Flight or Fright
Scorsese and DiCaprio capture the conflicted prime of Howard Hughes.
Thursday, December 23, 2004
It’s been seven years since Leonardo DiCaprio woo-hoo’d his way into catchphrase immortality from the prow of a certain doomed ocean liner. After approximately 10 million rotations of “My Heart Will Go On”—not to mention The Man in the Iron Mask, The Beach, Gangs of New York, and even the pretty damn decent Catch Me if You Can—DiCaprio seemed doomed himself, destined to be remembered primarily as “the guy from Titanic,” with occasional props from fans of What’s Eating Gilbert Grape and Growing Pains, and nods from gossip columnists for his supermodel conquests.
Fortunately for the actor, and for film fans who’ve been less than dazzled by 2004’s cinematic output, The Aviator is poised to change all that. Not only is DiCaprio spot-on as the complex, charismatic, and occasionally ca-ca-crazy Howard Hughes, but also director Martin Scorsese is officially back in play—if he’s awarded the Best Director Oscar in February, it’ll be because of The Aviator’s merits, not because people think it’s about freakin’ time he wins the thing. Scorsese’s no stranger to movies about offbeat outsiders, but Hughes—more so than, say, Jake La Motta or Travis Bickle—puts the “hero” in antihero; he also lends himself to broad-appeal, PG-13 storytelling, with far less violence (or lovingly excessive F-word usage) than most Scorsese pictures past.
The movie kicks in circa 1927, as showbiz newcomer Hughes, heir to a drill-bit fortune, draws snickers from industry bigwigs with his ambitious production of Hell’s Angels. The war epic takes years to film, including in one scene that illustrates Hughes perfectionist ways, an eight-month wait for the right kind of clouds to appear and form a backdrop for a crucial dogfight sequence.
Though Hughes Hollywood experiences are a key component of The Aviator, his obsession with flight takes paramount importance. The Aviator spans Hughes life though 1947, during which time he sets an air-speed record; circles the world in less than four days; purchases TWA airlines; draws up plans for the largest airplane ever made, the infamous Spruce Goose; designs experimental spy planes; and, most dramatically, survives a fiery crash during a test flight over Beverly Hills. He also faces down a hostile US Senate committee, triumphing, in the best movie-climax way, over accusations of corruption.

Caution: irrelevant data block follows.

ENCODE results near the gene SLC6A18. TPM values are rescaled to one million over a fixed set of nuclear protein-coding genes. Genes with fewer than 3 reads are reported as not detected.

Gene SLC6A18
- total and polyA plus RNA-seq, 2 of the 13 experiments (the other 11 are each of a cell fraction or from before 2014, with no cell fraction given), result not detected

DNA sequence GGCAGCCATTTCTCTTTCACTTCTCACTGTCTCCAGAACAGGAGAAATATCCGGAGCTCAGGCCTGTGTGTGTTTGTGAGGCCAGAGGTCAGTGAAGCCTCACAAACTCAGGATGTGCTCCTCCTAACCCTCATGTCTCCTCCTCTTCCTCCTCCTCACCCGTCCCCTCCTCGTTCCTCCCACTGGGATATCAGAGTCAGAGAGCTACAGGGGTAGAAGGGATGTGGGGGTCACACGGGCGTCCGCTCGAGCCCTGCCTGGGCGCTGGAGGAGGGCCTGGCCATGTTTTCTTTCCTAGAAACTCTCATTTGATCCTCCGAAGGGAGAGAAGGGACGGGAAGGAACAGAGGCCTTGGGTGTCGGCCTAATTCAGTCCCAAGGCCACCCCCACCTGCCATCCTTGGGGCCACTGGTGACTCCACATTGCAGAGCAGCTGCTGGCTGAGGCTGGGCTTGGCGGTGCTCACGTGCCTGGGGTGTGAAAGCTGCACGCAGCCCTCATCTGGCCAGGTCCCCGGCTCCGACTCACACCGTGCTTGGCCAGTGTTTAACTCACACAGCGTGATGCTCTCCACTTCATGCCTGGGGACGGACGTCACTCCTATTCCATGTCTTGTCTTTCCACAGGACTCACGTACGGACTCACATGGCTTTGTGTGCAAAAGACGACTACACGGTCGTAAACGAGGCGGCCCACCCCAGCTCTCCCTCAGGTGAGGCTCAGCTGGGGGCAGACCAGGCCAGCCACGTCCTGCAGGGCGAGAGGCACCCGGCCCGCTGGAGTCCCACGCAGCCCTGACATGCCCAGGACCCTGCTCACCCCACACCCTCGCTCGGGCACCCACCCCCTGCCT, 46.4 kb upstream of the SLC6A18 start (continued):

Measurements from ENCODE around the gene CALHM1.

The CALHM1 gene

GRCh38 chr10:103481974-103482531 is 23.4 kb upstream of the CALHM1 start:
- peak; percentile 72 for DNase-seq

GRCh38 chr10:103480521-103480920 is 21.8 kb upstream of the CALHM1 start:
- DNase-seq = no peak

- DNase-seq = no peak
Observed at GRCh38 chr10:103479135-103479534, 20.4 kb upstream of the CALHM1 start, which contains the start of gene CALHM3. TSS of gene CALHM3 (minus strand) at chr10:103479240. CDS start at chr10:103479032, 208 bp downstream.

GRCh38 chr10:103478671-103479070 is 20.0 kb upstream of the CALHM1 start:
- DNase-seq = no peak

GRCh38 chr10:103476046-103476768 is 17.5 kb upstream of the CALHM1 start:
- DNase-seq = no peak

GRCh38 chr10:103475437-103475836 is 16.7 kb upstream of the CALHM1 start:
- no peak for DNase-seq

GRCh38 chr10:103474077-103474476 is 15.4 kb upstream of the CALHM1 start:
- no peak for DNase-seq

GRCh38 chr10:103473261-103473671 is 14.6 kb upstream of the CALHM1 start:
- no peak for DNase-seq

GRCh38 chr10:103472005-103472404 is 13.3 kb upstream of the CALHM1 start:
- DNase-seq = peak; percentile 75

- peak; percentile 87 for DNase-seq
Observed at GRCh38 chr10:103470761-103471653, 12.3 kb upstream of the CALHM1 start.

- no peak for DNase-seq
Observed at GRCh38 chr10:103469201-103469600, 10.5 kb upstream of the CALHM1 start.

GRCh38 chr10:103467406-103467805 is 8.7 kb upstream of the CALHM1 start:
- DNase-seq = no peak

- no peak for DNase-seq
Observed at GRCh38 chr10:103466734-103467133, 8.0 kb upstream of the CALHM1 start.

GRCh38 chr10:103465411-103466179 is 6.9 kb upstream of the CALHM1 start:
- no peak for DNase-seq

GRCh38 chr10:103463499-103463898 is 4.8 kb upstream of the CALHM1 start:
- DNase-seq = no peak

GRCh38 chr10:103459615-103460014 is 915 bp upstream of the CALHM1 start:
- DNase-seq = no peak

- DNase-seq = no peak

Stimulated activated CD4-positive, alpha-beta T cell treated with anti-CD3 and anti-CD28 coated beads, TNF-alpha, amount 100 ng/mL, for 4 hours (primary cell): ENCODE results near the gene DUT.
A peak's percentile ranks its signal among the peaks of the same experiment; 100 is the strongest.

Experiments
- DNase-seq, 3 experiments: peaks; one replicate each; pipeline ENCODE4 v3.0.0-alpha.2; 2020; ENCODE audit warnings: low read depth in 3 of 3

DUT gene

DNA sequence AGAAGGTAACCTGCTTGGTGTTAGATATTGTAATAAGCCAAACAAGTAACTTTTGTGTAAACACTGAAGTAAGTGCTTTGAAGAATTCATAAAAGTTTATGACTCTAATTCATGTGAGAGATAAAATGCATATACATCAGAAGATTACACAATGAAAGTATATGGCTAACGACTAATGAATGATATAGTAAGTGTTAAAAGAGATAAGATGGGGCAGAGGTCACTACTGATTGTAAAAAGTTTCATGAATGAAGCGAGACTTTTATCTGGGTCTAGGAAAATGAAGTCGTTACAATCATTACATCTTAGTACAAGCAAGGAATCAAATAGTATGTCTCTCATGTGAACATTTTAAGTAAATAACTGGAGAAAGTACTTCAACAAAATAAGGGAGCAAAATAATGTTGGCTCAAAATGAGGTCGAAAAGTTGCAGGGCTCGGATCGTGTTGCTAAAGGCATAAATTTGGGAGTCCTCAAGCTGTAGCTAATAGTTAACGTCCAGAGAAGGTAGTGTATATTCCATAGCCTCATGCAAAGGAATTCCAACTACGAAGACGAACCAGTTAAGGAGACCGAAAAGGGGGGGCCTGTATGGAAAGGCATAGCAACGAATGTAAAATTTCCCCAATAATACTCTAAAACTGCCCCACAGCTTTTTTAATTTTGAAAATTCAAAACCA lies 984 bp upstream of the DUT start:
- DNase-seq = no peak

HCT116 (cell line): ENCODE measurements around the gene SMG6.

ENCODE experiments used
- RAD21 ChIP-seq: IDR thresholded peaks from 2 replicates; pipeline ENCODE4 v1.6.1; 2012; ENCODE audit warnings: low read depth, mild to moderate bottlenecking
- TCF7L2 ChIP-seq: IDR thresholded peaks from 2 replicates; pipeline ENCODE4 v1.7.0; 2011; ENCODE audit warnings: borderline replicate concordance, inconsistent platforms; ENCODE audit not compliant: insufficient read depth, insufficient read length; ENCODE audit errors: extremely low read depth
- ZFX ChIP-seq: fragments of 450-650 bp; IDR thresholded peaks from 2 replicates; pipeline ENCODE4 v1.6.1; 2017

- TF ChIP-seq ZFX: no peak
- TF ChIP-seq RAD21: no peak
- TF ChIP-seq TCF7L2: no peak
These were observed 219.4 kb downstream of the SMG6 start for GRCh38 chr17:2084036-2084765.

DiCaprio is on-screen nearly every moment, and—physically speaking—isn’t necessarily convincing as a man who ages some 20 years over the course of the movie. Not that it really matters. He may stay baby-faced throughout, but he’s still effective, whether he’s soaring above Los Angeles or reliving Hughes dark-night-of-the-soul nervous breakdown sequence, complete with long fingernails, pale nakedness, and a soldier-straight line of urine-filled milk bottles. But DiCaprio’s at his best when Hughes grip on sanity just barely begins to waver—as when, mid-negotiation to purchase millions of dollars of airplanes, he’s paralyzed by a speck of lint on another man’s lapel.
For all its big, stylish, jazzy flair, The
Aviator is really about these tiny, taut flashes. They may
not be as instantly quotable as other tracks off Scorsese’s
greatest hits (the Ronettes, “You talkin’ to me?,”
tracking-shot heaven, etc.), but they supply just enough
poignancy in a film that otherwise might be too in awe of its
subject. Hughes may be a man who’s unafraid to take the air in
a brand-new plane and fly it faster than any human has ever
flown before, but he’s also a man who becomes trapped inside a
public rest room, too terrified to touch the doorknob and free
himself. That Scorsese and DiCaprio are able to infuse both
types of scenes with equal amounts of tension is easily The
Aviator’s standout feat.
THE AVIATOR ( * * * * 1/2 )
Directed by Martin Scorsese
Starring Leonardo DiCaprio, Cate Blanchett, Kate Beckinsale
(Rated PG-13, Two hours, 46 mins.)